NOAA scientists at the Northwest Fisheries Science Center are beginning to understand future impacts of ocean acidification on Puget Sound’s food web. Drs. Shallin Busch, Chris Harvey, and Paul McElhany applied ocean acidification scenarios to a food web model to explore how the estuary’s food web and its ecosystem services (i.e. fisheries yield and ecotourism) may change over the next fifty years
Scientists at NOAA’s Alaska Fisheries Science Center recently found that some life history parameters of walleye pollock seem to be only minimally affected by high CO2 waters. Dr. Thomas Hurst and University of Alaska colleagues Elena Fernandez and Dr. Jeremy Mathis conducted multiple experiments in conditions mimicking both present day CO2 levels in high latitude waters and those predicted to occur over the next century (280-2100µatm, pH= 7.4- 8.16).
A new study co-authored by Prof. Roger Mann of 's Virginia Institute of Marine Science adds a new item to the list of oyster reef benefits — the ability to buffer increasing acidity of ocean waters.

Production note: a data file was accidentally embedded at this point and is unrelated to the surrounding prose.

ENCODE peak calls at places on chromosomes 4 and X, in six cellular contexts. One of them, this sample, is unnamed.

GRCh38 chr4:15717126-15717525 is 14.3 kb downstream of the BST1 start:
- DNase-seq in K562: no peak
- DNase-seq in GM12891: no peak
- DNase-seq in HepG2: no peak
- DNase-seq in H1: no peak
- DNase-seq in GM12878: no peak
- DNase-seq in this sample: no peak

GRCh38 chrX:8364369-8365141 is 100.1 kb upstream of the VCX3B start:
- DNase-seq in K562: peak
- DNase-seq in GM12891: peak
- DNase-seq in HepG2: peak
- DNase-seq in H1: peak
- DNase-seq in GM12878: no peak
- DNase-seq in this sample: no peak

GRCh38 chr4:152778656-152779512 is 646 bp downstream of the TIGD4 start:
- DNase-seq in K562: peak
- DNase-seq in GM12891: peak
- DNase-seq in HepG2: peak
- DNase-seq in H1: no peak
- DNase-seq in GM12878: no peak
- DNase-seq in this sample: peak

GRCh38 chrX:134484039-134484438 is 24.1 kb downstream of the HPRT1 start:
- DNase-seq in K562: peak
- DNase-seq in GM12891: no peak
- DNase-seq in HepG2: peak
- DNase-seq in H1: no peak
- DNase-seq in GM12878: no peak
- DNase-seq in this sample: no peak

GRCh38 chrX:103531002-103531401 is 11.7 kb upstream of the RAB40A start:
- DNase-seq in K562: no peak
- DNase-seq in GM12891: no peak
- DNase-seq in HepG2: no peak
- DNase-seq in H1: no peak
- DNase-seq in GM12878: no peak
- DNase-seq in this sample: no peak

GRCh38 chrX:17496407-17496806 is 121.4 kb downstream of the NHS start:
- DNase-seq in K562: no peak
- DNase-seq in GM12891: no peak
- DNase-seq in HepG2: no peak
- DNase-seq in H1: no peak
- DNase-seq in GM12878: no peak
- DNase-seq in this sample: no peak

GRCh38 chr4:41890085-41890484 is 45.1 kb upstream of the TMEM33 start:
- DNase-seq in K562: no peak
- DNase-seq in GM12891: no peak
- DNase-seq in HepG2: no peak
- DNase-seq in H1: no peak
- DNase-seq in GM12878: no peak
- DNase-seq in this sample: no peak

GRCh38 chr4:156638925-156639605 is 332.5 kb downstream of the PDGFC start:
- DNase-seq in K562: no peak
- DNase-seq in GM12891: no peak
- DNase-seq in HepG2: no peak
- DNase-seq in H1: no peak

Concerns about increasing acidity in Chesapeake Bay and the global ocean stem from human inputs of carbon dioxide to seawater, either through burning of fossil fuels or runoff of excess nutrients from land. The latter over-fertilizes marine plants and ultimately leads to increased respiration by plankton-filtering oysters and bacteria. In either case, adding carbon dioxide to water produces carbonic acid, a process that has increased ocean acidity by more than 30 percent since the start of the Industrial Revolution.
Coral reefs are in trouble worldwide, from a host of threats, including warming ocean temperatures, nutrient runoff and increasing ocean acidity. A noted climate scientist from California has been conducting an experiment on Australia's Great Barrier Reef to see whether antacid could boost coral growth.